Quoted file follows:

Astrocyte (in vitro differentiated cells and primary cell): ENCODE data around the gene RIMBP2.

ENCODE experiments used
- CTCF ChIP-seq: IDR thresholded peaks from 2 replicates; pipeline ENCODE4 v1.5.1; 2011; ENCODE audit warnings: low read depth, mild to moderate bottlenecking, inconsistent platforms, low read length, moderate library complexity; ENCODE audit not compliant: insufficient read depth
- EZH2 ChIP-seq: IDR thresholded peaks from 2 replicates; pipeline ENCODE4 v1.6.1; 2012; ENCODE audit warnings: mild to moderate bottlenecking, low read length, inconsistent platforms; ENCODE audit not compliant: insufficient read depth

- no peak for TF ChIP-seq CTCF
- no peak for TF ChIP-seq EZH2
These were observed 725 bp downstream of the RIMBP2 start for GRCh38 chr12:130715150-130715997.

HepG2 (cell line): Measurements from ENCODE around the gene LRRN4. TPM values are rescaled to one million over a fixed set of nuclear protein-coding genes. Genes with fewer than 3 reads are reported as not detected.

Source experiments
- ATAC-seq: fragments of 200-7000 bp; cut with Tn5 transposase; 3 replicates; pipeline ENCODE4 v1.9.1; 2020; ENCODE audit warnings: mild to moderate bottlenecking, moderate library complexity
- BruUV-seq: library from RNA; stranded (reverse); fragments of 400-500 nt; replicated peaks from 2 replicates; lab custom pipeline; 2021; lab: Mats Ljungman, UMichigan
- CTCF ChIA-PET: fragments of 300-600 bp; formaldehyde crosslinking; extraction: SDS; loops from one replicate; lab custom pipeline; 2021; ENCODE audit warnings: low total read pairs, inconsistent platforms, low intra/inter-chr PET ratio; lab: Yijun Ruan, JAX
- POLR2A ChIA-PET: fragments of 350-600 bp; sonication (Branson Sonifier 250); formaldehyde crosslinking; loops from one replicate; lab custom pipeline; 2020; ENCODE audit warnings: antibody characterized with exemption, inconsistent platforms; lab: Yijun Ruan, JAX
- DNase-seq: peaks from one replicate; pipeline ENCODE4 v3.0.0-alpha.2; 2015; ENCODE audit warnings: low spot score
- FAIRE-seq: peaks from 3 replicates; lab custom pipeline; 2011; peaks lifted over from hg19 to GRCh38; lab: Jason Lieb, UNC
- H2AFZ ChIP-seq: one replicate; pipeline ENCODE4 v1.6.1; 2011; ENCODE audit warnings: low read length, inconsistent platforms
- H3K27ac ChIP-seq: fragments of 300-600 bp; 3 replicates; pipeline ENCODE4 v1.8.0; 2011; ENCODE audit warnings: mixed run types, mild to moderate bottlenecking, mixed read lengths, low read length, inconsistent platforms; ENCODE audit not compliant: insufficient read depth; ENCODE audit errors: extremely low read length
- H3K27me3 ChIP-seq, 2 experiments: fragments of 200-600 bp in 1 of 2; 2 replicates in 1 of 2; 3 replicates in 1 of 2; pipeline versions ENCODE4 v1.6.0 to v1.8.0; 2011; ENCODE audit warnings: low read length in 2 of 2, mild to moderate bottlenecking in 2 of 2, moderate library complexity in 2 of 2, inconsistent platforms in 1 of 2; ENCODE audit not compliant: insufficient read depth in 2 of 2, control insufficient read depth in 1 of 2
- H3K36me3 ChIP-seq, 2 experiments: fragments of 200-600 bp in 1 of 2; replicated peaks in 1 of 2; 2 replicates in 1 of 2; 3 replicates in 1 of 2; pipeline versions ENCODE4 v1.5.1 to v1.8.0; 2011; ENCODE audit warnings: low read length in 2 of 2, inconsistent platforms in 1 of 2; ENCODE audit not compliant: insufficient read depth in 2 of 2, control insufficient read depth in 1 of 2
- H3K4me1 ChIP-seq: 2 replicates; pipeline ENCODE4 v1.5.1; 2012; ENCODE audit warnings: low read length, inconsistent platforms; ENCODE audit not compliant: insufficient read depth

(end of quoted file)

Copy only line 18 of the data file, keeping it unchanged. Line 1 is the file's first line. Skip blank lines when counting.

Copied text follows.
- H3K27me3 ChIP-seq, 2 experiments: fragments of 200-600 bp in 1 of 2; 2 replicates in 1 of 2; 3 replicates in 1 of 2; pipeline versions ENCODE4 v1.6.0 to v1.8.0; 2011; ENCODE audit warnings: low read length in 2 of 2, mild to moderate bottlenecking in 2 of 2, moderate library complexity in 2 of 2, inconsistent platforms in 1 of 2; ENCODE audit not compliant: insufficient read depth in 2 of 2, control insufficient read depth in 1 of 2